While the planets in our Solar System are astonishingly diverse, all of them move around the Sun in approximately the same orbital plane, in the same direction, and primarily in circular orbits. Over the past 25 years Butler's work has focused on improving the measurement precision of stellar Doppler velocities, from 300 meters per second in the 1980s to 1 meter a second in the 2010s to detect planets around other stars. The ultimate goal is to find planets that resemble the Earth.
Butler designed and built the iodine absorption cell system at Lick Observatory, which resulted in the discovery of 5 of the first 6 known extrasolar planets. This instrument has become the de facto standard for precision Doppler studies, having been adopted by teams at the University of Texas, Harvard, Europe, and Japan. In addition, Butler built the iodine systems at the Keck, Anglo-Australian, and Magellan Telescopes. The original iodine cell (still in use at Lick) has been requested by the Smithsonian Institution upon its retirement.
Along with his collaborators at Lick, Keck, AAT, and Magellan, Butler has discovered hundreds of extrasolar planets, including the first planet to transit its host star, the first sub-Saturn mass planets, the first Neptune-mass planet, and the first terrestrial mass planet. This work has been featured on several front page articles in the New York Times and Washington Post, as well as a TIME magazine cover story.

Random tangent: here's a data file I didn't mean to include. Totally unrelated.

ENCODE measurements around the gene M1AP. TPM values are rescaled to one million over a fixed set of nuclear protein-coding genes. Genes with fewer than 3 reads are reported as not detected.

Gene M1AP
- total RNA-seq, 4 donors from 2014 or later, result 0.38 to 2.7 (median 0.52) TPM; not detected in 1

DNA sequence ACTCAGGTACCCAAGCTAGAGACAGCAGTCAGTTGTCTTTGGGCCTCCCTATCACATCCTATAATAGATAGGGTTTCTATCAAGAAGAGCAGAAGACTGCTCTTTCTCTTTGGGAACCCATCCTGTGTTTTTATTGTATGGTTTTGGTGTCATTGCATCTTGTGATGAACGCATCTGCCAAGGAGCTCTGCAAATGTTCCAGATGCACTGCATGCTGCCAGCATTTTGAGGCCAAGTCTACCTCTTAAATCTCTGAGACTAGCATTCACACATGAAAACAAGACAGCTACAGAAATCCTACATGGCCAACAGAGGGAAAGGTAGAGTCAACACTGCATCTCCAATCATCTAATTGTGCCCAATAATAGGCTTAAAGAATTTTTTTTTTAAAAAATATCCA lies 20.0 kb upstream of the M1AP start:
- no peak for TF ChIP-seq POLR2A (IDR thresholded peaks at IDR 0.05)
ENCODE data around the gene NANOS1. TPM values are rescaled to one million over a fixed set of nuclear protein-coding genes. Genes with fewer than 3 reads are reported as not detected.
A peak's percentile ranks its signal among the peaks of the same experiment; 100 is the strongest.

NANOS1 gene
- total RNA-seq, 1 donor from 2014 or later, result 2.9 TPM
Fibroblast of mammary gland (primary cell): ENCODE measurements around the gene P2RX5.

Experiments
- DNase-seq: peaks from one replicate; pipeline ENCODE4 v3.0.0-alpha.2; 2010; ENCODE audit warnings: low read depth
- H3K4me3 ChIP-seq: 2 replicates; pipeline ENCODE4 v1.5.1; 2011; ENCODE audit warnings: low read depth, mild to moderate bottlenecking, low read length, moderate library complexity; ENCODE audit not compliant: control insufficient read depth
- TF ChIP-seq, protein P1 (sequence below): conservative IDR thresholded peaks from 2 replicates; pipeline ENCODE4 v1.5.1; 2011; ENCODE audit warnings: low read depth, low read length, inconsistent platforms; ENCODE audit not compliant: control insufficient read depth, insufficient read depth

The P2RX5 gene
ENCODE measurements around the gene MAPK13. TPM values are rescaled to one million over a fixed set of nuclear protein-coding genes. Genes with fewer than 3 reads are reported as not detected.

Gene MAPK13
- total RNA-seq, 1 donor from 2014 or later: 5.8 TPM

Butler received a B.A. and M.S. in physics and a B.S. in chemistry from San Francisco State University. He received a Ph.D. in astronomy from the University of Maryland. He was a research scientist at San Francisco State University, a visiting research fellow at U.C. Berkeley, and a staff astronomer at the Anglo-Australian Observatory before joining the staff at Carnegie in 1999.
Butler received the Bioastronomy Medal from the International Astronomical Union, and the Henry Draper Medal from the National Academy of Sciences. In November 2003 he was named Space Scientist of the Year by Discover Magazine. In 2010 he was elected to the American Academy of Arts and Sciences. For more information see http://www.dtm.ciw.edu/people/r-paul-butler